Facebook continues to preach cautious optimism about Oculus Rift, the high-end virtual reality headset/platform that will start to ship to consumers in April.
Regarding pre-orders, which opened up earlier this month, Facebook isn’t offering any sales figures yet, but seems satisfied with the early results.
“Yes, I am happy,” Facebook CEO Mark Zuckerberg said Wednesday on the company’s Q4 earnings call, when asked about pre-order activity. “I don’t show much joy, but I am happy.”
And he reiterated that gaming will be the core focus of the Rift early on, expecting to see more than 100 VR games and “experiences” come to the platform this year.
“It’s going to be gaming for the beginning. That’s the initial market,” Zuckerberg said, noting that about 250 million people have an Xbox, PlayStation or Wii. “I think we’re off to a good start.”
But Facebook also knows that it’s shooting high-end – the core Oculus Rift bundle (which includes the headset, a remote, an Xbox One Controller and two games) starts at $599, with Rift-PC combos starting in the $1,500 range.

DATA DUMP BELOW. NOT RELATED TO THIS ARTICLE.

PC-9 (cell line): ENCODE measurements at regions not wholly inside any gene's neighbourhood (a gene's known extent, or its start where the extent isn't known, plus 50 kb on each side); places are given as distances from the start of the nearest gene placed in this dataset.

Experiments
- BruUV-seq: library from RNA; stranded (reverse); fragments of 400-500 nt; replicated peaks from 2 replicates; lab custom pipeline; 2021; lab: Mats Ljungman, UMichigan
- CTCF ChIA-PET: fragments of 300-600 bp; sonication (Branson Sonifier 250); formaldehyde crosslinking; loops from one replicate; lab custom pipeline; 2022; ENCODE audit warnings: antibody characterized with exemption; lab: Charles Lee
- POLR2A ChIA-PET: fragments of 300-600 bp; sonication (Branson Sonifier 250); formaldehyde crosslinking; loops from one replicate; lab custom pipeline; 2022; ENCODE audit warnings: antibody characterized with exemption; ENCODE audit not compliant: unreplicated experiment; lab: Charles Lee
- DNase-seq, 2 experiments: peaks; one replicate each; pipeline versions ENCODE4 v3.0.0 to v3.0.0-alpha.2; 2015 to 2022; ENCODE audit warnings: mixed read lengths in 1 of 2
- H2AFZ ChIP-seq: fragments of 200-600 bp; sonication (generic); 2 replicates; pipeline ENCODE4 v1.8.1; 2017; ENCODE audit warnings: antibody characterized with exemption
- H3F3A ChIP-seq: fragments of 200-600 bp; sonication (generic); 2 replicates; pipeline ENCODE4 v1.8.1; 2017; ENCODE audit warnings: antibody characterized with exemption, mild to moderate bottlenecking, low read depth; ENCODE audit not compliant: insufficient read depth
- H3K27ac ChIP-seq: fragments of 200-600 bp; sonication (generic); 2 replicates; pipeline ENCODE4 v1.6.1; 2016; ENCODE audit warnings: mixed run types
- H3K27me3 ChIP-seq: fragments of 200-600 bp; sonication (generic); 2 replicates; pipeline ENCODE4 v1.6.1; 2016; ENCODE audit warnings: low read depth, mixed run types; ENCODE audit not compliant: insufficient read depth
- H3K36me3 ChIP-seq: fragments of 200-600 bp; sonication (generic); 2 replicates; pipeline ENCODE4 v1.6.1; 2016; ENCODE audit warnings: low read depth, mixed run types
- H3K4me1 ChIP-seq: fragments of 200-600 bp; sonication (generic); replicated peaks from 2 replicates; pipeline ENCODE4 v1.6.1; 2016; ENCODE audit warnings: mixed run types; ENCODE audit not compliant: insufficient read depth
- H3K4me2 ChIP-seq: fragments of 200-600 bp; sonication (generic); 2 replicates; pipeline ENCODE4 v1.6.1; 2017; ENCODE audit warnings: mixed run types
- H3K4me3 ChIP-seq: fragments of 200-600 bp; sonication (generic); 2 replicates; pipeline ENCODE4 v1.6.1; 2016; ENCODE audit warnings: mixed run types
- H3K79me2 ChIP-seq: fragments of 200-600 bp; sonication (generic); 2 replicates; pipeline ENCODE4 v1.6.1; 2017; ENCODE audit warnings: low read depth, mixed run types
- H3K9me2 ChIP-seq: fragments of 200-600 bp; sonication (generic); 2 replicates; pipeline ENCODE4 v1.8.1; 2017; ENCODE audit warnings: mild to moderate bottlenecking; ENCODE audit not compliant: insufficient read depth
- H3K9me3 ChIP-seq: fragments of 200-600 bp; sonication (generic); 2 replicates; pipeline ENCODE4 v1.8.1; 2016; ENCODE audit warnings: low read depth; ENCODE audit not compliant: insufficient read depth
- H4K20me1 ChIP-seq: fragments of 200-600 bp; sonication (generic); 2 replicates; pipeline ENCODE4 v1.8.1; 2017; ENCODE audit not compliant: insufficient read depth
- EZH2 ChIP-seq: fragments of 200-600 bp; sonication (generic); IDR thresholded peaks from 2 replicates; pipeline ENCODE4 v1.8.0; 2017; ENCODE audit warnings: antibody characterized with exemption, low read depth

Facebook CFO Dave Wehner tempered the near-term expectations, noting that “it’s early to be talking about large volumes...At this point I don’t think we’re giving a lot of color around supply chain and that sort of thing. It’s not going to be material to our financials this year.”
Some analysts are taking that to heart. “We have heard from investors whose estimates for VR-related 2016 revenues are $2 billion, and, in some cases, more than $3 billion. Both seem excessive to us, or at least too speculative,” Carlos Kirjner, senior analyst at Bernstein Research, said in a research note issued Thursday. He rates Facebook shares at “market-perform” with a 12-month target price of $150 per share.
VR was just one area of focus during the call, with Zuckerberg calling video “an important part of the Facebook experience,” as users now watch 100 million hours of video on the social media platform each day.
He said FB is experimenting with video discovery tools and opened the door for even grander plans -- “exploring ways to give people a dedicated place on Facebook for when they just want to watch videos. “We’re also exploring ways to give people a dedicated place on Facebook for when they just want to watch videos,” he said.
Facebook has also opened up a video channel for Instagram that, in a Twitter-like twist, lets users share and watch “moments” from events.